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The surprisingly small but increasing role of international agricultural trade on the European Union’s dependence on mineral phosphorus fertiliser
Bordeaux Sciences Agro, Univ. Bordeaux, UMR 1391 ISPA, F-33175 Gradignan Cedex, France / INRA, UMR 1391 ISPA, F-33882 Villenave d'Ornon Cedex, France / McGill School of Environment, McGill University, Montreal, Quebec, Canada.
Department of Natural Resource Sciences, McGill University, Sainte Anne de Bellevue, Montreal, Quebec, Canada.
Department of Natural Resource Sciences, McGill University, Sainte Anne de Bellevue, Montreal, Quebec, Canada.ORCID iD: 0000-0002-8081-2126
McGill School of Environment, McGill University, Montreal, Quebec, Canada / Department of Natural Resource Sciences, McGill University, Sainte Anne de Bellevue, Montreal, Quebec, Canada.
2016 (English)In: Environmental Research Letters, ISSN 1748-9326, E-ISSN 1748-9326, Vol. 11, article id 025003Article in journal (Refereed) Published
Abstract [en]

Phosphorus (P) is subject to global management challenges due to its importance to both food security and water quality. The European Union (EU) has promoted policies to limit fertiliser over-application and protect water quality for more than 20 years, helping to reduce European P use. Over this time period, the EU has, however, become more reliant on imported agricultural products. These imported products require fertiliser to be used in distant countries to grow crops that will ultimately feed European people and livestock. As such, these imports represent a displacement of European P demand, possibly allowing Europe to decrease its apparent P footprint by moving P use to locations outside the EU. We investigated the effect of EU imports on the European P fertiliser footprint to better understand whether the EU's decrease in fertiliser use over time resulted from P demand being 'outsourced' to other countries or whether it truly represented a decline in P demand. To do this, we quantified the 'virtual P flow' defined as the amount of mineral P fertiliser applied to agricultural soils in non-EU countries to support agricultural product imports to the EU. We found that the EU imported a virtual P flow of 0.55 Tg P/yr in 1995 that, surprisingly, decreased to 0.50 Tg P/yr in 2009. These results were contrary to our hypothesis that trade increases would be used to help the EU reduce its domestic P fertiliser use by outsourcing its P footprint abroad. Still, the contribution of virtual P flows to the total P footprint of the EU has increased by 40% from 1995 to 2009 due to a dramatic decrease in domestic P fertiliser use in Europe: in 1995, virtual P was equivalent to 32% of the P used as fertiliser domestically to support domestic consumption but jumped to 53% in 2009. Soybean and palm tree products from South America and South East Asia contributed most to the virtual P flow. These results demonstrate that, although policies in the EU have successfully decreased the domestic dependence on mineral P fertiliser, in order to continue to limit global potential mineral P supply depletion and consequences of P losses to waterways the EU may have to think about its trading partners.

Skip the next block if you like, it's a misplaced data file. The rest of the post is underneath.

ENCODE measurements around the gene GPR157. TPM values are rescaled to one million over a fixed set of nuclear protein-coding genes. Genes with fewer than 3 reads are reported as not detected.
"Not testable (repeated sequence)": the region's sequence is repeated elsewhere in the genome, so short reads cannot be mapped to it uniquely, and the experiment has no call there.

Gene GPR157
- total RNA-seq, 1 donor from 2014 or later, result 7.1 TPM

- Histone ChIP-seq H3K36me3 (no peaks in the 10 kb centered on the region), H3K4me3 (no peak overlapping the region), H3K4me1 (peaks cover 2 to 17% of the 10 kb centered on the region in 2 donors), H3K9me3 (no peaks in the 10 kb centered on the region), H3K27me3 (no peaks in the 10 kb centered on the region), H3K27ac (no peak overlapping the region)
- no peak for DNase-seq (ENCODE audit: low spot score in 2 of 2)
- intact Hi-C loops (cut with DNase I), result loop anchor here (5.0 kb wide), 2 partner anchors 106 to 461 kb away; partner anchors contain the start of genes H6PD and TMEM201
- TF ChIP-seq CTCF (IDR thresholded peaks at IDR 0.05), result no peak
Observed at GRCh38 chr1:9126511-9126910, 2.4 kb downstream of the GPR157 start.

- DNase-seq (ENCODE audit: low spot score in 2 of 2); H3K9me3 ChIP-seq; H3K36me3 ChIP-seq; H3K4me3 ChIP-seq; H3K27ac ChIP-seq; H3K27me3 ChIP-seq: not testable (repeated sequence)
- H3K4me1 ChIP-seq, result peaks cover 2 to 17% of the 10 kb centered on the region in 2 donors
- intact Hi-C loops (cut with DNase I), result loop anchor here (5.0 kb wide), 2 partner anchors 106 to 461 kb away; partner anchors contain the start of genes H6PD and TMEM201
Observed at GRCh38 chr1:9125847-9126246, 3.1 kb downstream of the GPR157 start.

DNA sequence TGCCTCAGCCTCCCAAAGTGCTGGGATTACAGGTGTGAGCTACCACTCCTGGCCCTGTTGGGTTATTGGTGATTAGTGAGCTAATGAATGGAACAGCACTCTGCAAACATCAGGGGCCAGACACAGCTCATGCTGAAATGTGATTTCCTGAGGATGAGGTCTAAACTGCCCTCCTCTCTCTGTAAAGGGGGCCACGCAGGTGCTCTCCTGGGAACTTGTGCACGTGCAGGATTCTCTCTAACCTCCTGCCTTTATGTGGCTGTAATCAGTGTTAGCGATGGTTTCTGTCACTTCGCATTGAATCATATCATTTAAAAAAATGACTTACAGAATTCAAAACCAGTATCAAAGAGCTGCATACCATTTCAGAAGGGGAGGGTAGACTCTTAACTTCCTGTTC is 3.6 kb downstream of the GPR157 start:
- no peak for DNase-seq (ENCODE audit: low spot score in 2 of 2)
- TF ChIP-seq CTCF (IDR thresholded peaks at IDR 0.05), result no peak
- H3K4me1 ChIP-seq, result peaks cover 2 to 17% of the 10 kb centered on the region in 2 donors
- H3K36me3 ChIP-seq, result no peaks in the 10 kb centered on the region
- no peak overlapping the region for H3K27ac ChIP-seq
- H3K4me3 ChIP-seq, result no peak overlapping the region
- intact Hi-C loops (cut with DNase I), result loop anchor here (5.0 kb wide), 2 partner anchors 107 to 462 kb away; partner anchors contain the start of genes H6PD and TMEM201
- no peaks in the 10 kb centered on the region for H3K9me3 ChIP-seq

Place, publisher, year, edition, pages
Institute of Physics (IOP), 2016. Vol. 11, article id 025003
National Category
Environmental Sciences related to Agriculture and Land-use
Identifiers
URN: urn:nbn:se:liu:diva-151246DOI: 10.1088/1748-9326/11/2/025003OAI: oai:DiVA.org:liu-151246DiVA, id: diva2:1248114
Available from: 2018-09-13 Created: 2018-09-13 Last updated: 2018-10-05Bibliographically approved

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Metson, Genevieve

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